WASHINGTON • Osama bin Laden, gold bug?
It seems so. At the end of 2010, Al-Qaeda found itself suddenly flush after securing a US$5 million (S$6.8 million) ransom, and the group had to decide what to do with its windfall.
At a time when the financial uncertainty of the Great Recession made gold a hot investment, Osama turns out to have been as bullish about the precious metal as any Wall Street financier.
In a 2010 letter, he told Al- Qaeda's general manager to set aside a third of the ransom - nearly US$1.7 million - to buy gold.
The letter was part of the trove of intelligence seized by US Navy Seals in the raid on Osama's compound in Abbottabad, Pakistan, in 2011 that was declassified last month by the Central Intelligence Agency.
It offers a glimpse into how Al-Qaeda sought to manage its finances and what militant groups have tried to do with the money they raised.
"The overall price trend is upward," Osama wrote, in Arabic, to Atiyah Abd al-Rahman. "Even with occasional drops, in the next few years the price of gold will reach US$3,000 an ounce."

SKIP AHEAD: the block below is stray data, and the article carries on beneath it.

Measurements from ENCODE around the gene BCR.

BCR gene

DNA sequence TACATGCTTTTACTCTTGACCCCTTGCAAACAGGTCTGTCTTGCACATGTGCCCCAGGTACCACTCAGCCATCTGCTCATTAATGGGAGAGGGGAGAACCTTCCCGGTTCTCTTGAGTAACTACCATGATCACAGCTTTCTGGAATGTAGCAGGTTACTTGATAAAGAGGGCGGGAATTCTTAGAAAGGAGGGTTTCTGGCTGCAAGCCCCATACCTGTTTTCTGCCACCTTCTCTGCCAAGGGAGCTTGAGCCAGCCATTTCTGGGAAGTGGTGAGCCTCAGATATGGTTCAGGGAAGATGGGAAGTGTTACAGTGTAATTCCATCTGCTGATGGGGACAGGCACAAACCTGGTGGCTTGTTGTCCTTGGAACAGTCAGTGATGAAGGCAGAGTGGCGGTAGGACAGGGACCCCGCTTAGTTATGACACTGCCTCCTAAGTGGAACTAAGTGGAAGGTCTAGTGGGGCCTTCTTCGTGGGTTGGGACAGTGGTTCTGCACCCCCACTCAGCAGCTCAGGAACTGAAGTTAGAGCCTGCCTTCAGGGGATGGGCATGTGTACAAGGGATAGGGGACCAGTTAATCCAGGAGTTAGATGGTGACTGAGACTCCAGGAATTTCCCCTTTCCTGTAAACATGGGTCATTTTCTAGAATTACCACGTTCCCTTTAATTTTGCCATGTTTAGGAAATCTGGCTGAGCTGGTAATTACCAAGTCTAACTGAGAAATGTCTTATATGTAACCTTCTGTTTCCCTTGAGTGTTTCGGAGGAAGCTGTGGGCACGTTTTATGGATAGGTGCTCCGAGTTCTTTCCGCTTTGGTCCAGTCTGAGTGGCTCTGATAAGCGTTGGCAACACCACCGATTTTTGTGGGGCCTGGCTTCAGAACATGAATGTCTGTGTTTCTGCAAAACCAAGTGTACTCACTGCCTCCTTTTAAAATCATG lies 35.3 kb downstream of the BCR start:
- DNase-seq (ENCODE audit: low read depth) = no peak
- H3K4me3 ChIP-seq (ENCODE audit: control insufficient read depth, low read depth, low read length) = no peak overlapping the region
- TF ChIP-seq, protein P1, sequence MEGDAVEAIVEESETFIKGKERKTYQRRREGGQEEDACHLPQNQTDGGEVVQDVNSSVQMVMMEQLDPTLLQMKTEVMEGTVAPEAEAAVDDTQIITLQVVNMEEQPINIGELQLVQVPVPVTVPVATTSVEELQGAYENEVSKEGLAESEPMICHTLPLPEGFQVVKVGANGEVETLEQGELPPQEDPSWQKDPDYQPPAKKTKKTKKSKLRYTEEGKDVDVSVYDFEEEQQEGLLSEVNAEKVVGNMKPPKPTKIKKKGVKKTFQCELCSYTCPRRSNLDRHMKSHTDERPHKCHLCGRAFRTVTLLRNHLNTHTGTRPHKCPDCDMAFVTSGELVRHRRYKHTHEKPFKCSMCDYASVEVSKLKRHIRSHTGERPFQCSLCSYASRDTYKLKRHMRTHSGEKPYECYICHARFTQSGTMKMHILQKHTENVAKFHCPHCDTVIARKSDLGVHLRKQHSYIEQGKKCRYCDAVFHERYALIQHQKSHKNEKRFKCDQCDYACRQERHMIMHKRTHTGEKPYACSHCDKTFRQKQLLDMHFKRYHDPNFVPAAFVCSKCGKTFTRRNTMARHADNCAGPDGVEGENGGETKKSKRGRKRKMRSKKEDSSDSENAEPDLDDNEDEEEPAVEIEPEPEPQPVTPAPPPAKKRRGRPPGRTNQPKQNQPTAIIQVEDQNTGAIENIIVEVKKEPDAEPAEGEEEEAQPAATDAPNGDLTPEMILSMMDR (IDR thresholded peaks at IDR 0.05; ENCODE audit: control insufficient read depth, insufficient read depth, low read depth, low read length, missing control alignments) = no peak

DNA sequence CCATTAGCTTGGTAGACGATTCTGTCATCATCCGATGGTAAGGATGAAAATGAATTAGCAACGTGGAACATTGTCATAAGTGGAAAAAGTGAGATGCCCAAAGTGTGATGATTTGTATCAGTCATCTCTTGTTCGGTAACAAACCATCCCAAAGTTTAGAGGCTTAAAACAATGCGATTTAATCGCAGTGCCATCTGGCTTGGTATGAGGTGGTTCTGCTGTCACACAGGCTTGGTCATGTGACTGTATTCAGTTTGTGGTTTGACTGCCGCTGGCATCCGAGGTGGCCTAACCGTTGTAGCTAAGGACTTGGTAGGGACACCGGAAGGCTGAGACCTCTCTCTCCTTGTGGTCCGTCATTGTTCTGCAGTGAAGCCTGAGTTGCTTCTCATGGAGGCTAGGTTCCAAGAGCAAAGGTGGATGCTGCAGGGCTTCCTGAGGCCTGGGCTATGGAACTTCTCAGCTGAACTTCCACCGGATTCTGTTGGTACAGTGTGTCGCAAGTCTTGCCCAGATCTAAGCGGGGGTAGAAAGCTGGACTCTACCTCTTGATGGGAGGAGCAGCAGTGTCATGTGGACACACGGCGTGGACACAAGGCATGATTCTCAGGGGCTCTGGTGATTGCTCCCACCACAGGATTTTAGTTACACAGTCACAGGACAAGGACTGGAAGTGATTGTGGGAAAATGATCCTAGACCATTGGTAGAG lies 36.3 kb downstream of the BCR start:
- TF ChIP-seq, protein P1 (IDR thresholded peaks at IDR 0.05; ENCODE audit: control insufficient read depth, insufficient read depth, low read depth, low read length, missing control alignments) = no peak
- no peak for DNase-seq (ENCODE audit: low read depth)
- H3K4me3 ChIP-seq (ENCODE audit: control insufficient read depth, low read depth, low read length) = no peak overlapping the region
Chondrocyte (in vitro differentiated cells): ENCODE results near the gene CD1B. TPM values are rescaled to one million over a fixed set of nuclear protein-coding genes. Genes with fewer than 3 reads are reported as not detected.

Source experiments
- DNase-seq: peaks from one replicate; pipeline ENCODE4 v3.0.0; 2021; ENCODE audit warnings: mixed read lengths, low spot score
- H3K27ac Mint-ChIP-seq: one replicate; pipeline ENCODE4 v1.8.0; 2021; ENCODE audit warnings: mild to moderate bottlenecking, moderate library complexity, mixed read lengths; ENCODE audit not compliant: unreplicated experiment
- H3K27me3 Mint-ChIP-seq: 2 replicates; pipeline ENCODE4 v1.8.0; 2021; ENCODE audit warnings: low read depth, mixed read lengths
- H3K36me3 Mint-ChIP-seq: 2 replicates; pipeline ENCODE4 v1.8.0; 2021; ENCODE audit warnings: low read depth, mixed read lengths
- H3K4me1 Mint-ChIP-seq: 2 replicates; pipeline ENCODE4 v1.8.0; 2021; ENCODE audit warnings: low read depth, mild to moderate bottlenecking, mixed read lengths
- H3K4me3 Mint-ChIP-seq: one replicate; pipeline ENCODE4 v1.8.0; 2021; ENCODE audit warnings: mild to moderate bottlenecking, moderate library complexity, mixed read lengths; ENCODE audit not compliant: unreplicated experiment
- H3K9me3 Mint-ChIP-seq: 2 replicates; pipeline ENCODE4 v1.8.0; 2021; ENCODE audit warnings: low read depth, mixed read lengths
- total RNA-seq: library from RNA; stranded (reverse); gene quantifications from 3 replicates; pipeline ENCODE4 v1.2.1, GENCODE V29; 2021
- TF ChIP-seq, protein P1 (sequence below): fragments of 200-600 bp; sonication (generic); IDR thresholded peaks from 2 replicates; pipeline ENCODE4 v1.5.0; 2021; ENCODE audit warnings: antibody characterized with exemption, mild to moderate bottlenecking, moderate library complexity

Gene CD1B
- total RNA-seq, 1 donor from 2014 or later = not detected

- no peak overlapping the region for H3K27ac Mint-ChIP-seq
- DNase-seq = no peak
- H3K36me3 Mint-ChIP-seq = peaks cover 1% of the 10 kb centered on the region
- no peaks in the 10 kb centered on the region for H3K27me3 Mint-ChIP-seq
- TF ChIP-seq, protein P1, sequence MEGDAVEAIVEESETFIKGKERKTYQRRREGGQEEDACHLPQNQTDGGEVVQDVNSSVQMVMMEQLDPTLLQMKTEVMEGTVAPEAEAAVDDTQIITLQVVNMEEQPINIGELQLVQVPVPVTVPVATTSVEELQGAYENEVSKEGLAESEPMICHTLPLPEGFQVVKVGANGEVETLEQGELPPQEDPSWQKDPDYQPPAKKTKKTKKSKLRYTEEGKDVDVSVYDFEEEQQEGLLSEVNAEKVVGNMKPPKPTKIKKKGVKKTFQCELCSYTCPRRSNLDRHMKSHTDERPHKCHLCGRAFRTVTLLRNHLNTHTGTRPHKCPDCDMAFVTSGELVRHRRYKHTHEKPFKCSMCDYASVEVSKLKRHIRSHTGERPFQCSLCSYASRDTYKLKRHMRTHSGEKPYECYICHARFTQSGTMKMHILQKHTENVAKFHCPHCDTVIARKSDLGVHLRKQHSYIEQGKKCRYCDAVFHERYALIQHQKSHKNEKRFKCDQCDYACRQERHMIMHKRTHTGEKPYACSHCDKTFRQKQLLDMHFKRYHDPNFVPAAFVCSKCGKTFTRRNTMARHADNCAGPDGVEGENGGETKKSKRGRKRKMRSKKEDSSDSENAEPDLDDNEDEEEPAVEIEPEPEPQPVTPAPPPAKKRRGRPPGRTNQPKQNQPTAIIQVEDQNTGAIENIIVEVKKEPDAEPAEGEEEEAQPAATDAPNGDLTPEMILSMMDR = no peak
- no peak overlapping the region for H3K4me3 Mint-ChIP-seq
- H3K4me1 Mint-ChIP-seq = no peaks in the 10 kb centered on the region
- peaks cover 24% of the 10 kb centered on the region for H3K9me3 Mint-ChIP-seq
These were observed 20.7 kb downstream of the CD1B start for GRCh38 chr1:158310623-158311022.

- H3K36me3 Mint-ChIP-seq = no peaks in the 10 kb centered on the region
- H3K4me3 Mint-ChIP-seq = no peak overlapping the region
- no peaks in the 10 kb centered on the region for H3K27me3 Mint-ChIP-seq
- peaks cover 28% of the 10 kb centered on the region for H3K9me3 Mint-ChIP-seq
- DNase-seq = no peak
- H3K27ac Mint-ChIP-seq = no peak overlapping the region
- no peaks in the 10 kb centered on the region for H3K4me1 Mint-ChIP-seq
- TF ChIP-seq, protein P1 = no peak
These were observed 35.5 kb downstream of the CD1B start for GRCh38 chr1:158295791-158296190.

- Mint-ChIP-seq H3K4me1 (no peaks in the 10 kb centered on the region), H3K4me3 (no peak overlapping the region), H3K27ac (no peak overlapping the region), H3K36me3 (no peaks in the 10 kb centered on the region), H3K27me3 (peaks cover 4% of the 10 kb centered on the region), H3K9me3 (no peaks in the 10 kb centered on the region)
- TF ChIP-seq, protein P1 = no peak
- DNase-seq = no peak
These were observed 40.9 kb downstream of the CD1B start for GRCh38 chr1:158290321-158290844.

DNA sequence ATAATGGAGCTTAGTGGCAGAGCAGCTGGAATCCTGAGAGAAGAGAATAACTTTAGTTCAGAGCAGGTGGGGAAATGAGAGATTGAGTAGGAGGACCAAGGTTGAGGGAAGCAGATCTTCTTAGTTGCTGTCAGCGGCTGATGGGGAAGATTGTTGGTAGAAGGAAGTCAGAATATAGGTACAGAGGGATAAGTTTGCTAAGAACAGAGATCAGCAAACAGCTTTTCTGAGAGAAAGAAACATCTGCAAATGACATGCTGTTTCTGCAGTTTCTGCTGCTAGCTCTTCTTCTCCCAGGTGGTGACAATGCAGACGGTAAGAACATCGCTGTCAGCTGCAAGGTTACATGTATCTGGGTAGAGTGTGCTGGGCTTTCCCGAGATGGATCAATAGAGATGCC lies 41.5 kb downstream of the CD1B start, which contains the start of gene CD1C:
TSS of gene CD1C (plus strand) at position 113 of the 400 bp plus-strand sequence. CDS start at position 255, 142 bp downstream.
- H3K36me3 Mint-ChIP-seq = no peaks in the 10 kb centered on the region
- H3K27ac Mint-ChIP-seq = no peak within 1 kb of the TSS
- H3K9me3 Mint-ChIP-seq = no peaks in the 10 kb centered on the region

Osama may have lacked investing acumen - gold peaked at US$1,900 an ounce five months after his death in 2011 - but he seemed to have had a keen sense of the financial zeitgeist.
His belief in gold's bright future was shared then by many Americans and some financial luminaries including George Soros and John Paulson, who were investing heavily in the precious metal.
Demand was so high that in 2010 JPMorgan Chase reopened a long-closed underground vault used to store gold.
If Al-Qaeda had bought gold when Osama advised, it was a bad bet. On the day his letter was dated, Dec 3, 2010, gold closed at US$1,414.08 an ounce. Today, the price is hovering around US$1,230.
NEW YORK TIMES